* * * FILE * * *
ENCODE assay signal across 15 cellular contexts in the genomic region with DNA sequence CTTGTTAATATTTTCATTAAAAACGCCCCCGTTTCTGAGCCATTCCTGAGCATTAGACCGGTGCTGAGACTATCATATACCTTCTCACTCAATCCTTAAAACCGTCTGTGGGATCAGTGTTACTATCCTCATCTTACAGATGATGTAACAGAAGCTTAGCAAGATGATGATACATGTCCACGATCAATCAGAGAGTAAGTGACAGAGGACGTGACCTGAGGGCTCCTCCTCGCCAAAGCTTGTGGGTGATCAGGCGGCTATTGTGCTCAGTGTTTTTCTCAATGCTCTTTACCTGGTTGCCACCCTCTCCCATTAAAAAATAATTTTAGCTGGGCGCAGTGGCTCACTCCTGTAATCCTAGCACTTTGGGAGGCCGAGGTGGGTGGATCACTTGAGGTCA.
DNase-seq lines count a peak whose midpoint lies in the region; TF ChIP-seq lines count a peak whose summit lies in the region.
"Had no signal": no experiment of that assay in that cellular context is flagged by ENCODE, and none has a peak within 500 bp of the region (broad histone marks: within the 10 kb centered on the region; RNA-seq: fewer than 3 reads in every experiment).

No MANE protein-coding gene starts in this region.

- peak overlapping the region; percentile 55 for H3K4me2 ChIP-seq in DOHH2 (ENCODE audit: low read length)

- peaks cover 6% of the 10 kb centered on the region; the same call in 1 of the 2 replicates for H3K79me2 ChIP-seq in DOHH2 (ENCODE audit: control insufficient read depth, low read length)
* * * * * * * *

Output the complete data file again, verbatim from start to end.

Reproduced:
ENCODE assay signal across 15 cellular contexts in the genomic region with DNA sequence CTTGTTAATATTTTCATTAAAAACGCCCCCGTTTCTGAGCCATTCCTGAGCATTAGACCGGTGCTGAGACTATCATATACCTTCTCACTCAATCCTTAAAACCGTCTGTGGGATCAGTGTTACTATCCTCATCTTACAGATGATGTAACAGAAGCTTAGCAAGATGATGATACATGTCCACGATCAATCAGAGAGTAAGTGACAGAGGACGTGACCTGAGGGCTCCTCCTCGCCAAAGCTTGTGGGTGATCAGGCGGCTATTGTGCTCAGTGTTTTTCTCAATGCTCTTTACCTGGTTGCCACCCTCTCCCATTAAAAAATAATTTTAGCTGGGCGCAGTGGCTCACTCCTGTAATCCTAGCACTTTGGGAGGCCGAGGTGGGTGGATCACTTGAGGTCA.
DNase-seq lines count a peak whose midpoint lies in the region; TF ChIP-seq lines count a peak whose summit lies in the region.
"Had no signal": no experiment of that assay in that cellular context is flagged by ENCODE, and none has a peak within 500 bp of the region (broad histone marks: within the 10 kb centered on the region; RNA-seq: fewer than 3 reads in every experiment).

No MANE protein-coding gene starts in this region.

- peak overlapping the region; percentile 55 for H3K4me2 ChIP-seq in DOHH2 (ENCODE audit: low read length)

- peaks cover 6% of the 10 kb centered on the region; the same call in 1 of the 2 replicates for H3K79me2 ChIP-seq in DOHH2 (ENCODE audit: control insufficient read depth, low read length)